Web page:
Modal forms are no problem. I can wrap them in a using statement to make sure they are disposed. Its the modeless ones that I am concerned about. Because the code continues to execute after the form.show() call, the object will not be able to be disposed by the calling function because it will be out of scope in short order. If using Autodesk.AutoCAD.ApplicationServices.Application.ShowModelessDialog() resolves that issue, that might be the way I need to go.

What is the benefit of opening modal forms with Autodesk.AutoCAD.ApplicationServices.Application.ShowModalDialog(), particularly if they aren't interacting directly with the document?
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nullptr

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Re: Warning CA2000 Dispose objects before losing scope
« Reply #5 on: June 20, 2017, 12:49:53 am »
What is the benefit of opening modal forms with Autodesk.AutoCAD.ApplicationServices.Application.ShowModalDialog(), particularly if they aren't interacting directly with the document?

Stores the size and position in the registry

n.yuan

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Re: Warning CA2000 Dispose objects before losing scope
« Reply #6 on: June 20, 2017, 09:53:09 am »
Modal forms are no problem. I can wrap them in a using statement to make sure they are disposed. Its the modeless ones that I am concerned about. Because the code continues to execute after the form.show() call, the object will not be able to be disposed by the calling function because it will be out of scope in short order. If using Autodesk.AutoCAD.ApplicationServices.Application.ShowModelessDialog() resolves that issue, that might be the way I need to go.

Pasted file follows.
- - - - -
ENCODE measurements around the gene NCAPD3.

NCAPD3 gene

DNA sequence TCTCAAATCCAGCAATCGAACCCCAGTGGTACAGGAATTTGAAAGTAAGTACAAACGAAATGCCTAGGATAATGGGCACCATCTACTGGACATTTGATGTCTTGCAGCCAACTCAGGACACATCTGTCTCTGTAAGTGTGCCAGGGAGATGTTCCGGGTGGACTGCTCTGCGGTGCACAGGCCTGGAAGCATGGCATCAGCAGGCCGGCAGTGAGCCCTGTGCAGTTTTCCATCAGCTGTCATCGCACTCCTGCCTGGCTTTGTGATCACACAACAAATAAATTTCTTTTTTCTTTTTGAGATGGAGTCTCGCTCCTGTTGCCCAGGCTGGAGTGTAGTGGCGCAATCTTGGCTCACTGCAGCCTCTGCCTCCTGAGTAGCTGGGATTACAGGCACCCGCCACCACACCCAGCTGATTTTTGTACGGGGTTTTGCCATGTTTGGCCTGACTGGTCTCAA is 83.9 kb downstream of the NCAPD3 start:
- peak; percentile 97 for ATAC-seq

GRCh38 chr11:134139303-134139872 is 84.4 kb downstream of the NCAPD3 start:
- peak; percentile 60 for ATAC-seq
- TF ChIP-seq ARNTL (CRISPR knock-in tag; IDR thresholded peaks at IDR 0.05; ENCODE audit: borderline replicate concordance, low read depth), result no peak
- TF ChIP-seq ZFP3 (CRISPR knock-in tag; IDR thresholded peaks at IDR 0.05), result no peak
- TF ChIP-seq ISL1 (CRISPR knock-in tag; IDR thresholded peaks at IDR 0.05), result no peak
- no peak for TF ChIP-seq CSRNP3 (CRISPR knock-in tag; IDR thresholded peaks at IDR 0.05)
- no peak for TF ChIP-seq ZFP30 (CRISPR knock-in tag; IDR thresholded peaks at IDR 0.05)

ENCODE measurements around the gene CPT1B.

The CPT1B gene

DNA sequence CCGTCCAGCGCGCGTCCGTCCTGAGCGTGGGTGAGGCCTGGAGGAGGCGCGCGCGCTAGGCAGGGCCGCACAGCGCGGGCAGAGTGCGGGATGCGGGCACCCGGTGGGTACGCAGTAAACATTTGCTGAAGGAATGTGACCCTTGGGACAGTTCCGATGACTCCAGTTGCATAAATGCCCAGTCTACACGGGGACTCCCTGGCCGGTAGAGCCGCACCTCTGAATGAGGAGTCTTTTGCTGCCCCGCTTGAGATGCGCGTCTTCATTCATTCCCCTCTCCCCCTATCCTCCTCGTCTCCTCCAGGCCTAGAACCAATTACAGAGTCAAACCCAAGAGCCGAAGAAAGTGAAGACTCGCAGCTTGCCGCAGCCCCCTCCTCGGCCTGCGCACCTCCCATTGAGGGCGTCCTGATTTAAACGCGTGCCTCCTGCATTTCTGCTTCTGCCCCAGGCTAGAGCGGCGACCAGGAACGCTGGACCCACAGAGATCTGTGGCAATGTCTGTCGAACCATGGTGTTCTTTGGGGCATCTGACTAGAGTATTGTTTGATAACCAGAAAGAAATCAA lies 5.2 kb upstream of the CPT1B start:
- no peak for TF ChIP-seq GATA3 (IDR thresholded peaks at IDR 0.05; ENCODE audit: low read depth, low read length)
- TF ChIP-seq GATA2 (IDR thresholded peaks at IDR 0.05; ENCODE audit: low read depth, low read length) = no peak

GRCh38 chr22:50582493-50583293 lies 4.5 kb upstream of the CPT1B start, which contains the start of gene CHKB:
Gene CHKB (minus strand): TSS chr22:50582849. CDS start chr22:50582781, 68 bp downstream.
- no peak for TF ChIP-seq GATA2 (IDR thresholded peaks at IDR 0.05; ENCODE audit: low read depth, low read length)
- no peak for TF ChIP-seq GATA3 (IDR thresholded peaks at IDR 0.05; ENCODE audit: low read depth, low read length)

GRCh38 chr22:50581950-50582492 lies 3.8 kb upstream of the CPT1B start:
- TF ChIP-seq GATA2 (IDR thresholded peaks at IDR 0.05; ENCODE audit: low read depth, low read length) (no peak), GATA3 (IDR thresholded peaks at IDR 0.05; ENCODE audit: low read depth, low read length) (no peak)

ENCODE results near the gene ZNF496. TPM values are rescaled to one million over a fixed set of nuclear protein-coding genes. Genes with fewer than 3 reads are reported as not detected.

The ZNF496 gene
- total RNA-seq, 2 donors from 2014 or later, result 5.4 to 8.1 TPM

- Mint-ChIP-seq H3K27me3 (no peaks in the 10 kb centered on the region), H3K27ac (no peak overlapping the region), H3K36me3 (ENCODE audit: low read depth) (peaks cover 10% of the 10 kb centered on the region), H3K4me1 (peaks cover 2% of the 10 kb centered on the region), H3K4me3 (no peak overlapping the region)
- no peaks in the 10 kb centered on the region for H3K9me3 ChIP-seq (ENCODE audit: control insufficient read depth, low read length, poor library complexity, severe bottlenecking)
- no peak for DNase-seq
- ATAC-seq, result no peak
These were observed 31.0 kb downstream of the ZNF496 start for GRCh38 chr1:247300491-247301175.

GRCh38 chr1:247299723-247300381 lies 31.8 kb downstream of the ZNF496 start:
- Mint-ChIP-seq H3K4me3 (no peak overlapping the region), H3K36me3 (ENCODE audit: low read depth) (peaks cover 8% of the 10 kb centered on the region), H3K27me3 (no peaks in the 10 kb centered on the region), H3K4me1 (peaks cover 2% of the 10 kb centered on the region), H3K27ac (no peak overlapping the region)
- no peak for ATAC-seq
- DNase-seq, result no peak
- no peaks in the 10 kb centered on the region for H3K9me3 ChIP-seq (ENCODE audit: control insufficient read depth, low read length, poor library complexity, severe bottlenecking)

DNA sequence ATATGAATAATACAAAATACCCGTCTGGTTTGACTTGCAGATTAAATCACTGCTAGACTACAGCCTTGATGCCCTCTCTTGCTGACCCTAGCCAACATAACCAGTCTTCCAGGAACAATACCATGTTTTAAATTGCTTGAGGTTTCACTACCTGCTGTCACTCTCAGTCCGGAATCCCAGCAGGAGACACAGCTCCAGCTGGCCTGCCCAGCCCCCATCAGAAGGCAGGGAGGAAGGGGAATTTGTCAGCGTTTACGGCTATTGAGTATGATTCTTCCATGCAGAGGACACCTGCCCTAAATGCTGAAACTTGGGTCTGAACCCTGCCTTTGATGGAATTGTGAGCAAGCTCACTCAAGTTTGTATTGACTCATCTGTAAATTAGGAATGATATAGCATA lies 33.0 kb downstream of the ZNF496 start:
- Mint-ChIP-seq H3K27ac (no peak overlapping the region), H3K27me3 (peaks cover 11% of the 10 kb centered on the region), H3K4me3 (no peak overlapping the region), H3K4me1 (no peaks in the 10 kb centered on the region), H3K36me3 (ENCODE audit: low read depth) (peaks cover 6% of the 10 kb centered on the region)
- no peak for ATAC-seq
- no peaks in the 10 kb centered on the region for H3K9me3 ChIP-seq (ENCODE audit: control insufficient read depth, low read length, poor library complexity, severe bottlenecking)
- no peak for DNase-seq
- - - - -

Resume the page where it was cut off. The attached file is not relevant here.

What is the benefit of opening modal forms with Autodesk.AutoCAD.ApplicationServices.Application.ShowModalDialog(), particularly if they aren't interacting directly with the document?

I'd say, modal form (dialog box) is likely mostly used UI for AutoCAD add-ins. most applications need user input at some point and the further execution would depend on the user input, hence the dialog blocking the execution until user input is done.

OTH, using modeless form makes thing quite complicated, especially when the form showing data that is related to specific document, because AutoCAD itself is a multi-doc environment, and the active document can be changed for many reasons, thus the requirement of synchronizing the content showing in the modeless form accordingly. That why in my previous reply I mentioned that it is common to create a singleton/static form, if one wants it to be modeless form. I had more discussion on modeless form posted here:

http://drive-cad-with-code.blogspot.ca/2014/02/showing-and-closing-modeless-formdialog.html

Keith™

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Re: Warning CA2000 Dispose objects before losing scope
« Reply #7 on: June 20, 2017, 04:22:08 pm »
My forms, when called directly from AutoCAD work in the current space in the current document. Swapping documents would cause the application to swap documents as well. There are a few issues I still need to work out with that, but for the most part it works because of the way it is implemented. Nothing is done in such a way that the user can change drawings or layout tabs with any danger of the application operating in the wrong layout.

Anyway, I've resolved the issue. Those forms that are created directly in AutoCAD I will call with ShowModalDialog()/ShowModelessDialog() as appropriate. I will continue to let the application handle the forms that are children to those forms. Mainly because I won't need to reference AutoCAD assemblies in those because they don't use them and they are separate projects that should not require special handling for various versions of AutoCAD.